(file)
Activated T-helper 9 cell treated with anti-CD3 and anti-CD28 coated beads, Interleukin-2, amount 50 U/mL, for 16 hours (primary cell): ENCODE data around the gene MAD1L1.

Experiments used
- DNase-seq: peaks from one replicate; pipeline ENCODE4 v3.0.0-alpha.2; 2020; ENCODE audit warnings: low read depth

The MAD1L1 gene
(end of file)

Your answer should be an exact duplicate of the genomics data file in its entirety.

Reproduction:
Activated T-helper 9 cell treated with anti-CD3 and anti-CD28 coated beads, Interleukin-2, amount 50 U/mL, for 16 hours (primary cell): ENCODE data around the gene MAD1L1.

Experiments used
- DNase-seq: peaks from one replicate; pipeline ENCODE4 v3.0.0-alpha.2; 2020; ENCODE audit warnings: low read depth

The MAD1L1 gene